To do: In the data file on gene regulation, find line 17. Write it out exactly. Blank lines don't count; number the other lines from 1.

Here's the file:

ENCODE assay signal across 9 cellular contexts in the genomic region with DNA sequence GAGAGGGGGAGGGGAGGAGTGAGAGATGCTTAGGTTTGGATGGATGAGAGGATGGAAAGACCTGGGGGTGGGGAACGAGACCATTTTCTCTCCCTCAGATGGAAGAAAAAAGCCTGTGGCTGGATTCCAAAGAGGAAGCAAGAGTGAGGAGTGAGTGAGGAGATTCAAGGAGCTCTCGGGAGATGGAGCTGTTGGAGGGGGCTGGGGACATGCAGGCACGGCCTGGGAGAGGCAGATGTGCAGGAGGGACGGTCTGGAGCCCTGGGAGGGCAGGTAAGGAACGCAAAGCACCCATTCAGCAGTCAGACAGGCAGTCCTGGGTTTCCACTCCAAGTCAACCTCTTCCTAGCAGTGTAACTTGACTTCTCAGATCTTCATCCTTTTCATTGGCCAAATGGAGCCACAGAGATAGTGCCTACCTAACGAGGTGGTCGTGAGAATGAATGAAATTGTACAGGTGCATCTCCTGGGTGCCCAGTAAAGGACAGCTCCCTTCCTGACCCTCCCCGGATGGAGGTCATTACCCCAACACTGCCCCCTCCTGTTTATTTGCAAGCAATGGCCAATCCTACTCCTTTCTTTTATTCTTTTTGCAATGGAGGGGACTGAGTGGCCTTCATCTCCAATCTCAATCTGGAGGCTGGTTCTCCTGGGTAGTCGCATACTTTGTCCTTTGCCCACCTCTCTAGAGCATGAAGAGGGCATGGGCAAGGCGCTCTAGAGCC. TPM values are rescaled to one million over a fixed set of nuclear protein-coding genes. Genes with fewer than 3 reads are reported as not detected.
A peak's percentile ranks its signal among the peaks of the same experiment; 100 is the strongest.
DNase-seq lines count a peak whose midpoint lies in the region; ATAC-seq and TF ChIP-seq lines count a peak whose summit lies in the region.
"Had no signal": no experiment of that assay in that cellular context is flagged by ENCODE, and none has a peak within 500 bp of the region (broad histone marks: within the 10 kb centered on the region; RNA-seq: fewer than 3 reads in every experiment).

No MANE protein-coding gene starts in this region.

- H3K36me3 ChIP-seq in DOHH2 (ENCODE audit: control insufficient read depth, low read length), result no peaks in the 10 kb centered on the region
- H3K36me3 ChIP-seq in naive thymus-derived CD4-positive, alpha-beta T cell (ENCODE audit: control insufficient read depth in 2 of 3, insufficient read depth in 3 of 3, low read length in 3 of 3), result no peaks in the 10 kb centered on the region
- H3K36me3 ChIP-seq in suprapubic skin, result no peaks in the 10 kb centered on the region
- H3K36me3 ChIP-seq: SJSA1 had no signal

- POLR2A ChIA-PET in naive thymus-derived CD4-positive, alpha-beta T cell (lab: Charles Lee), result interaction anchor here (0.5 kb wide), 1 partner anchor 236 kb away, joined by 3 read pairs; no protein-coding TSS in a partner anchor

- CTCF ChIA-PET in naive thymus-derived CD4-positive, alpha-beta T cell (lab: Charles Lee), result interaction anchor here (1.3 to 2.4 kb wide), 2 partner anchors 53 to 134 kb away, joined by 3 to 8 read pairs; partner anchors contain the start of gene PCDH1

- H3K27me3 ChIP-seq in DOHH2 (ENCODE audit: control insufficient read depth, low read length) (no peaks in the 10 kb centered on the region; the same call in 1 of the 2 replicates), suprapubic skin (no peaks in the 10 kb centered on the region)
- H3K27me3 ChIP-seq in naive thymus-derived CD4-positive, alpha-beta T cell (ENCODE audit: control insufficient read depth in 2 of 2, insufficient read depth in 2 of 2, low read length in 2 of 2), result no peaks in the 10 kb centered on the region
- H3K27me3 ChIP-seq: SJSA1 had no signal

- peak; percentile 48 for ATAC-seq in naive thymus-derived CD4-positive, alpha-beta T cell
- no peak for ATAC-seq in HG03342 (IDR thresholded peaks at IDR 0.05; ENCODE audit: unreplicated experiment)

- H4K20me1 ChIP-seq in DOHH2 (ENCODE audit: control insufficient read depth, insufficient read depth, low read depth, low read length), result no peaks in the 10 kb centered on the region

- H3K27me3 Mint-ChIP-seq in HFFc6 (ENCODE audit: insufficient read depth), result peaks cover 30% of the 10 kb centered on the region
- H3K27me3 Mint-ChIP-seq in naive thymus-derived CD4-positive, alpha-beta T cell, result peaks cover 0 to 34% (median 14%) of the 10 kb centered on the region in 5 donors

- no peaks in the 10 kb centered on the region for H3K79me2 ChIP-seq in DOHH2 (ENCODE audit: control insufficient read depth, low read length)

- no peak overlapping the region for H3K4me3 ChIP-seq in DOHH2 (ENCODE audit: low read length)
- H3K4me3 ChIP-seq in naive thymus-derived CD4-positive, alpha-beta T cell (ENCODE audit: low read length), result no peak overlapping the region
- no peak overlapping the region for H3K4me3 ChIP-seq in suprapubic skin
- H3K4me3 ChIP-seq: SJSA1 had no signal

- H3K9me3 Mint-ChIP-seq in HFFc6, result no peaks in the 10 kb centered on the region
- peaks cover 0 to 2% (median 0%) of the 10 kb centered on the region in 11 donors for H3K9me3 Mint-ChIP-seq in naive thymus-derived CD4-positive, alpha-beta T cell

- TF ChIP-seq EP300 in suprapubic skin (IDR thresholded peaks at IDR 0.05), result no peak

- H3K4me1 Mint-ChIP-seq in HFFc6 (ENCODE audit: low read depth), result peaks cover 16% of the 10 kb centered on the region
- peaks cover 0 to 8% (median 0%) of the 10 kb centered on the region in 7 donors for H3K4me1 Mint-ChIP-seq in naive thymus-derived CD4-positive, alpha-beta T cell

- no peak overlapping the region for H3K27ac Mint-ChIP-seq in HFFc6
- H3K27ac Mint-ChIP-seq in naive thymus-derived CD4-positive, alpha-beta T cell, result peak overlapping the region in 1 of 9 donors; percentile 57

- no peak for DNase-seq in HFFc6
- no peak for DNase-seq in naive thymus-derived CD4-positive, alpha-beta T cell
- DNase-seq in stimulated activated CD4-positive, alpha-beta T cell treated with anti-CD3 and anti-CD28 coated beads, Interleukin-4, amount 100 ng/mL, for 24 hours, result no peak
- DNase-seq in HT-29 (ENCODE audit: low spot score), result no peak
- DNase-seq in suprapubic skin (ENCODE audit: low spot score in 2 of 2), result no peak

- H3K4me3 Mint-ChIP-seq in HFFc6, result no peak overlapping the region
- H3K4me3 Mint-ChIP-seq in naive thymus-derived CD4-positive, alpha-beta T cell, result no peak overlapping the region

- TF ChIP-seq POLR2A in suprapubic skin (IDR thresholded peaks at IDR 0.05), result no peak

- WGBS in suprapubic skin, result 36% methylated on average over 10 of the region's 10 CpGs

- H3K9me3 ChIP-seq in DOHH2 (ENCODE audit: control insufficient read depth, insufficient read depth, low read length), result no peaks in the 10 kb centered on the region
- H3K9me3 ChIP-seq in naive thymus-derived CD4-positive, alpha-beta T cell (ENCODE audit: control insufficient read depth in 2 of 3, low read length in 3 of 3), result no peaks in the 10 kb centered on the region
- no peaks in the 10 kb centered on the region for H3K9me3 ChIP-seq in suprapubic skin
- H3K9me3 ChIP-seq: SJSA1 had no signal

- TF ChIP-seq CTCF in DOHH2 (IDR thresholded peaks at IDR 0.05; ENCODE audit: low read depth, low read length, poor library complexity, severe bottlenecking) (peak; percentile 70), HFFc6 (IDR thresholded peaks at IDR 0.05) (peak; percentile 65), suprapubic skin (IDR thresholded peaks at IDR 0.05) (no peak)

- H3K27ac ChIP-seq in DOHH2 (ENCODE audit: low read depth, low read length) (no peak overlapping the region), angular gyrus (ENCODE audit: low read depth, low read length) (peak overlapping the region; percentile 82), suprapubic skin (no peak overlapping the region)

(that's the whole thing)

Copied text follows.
- H4K20me1 ChIP-seq in DOHH2 (ENCODE audit: control insufficient read depth, insufficient read depth, low read depth, low read length), result no peaks in the 10 kb centered on the region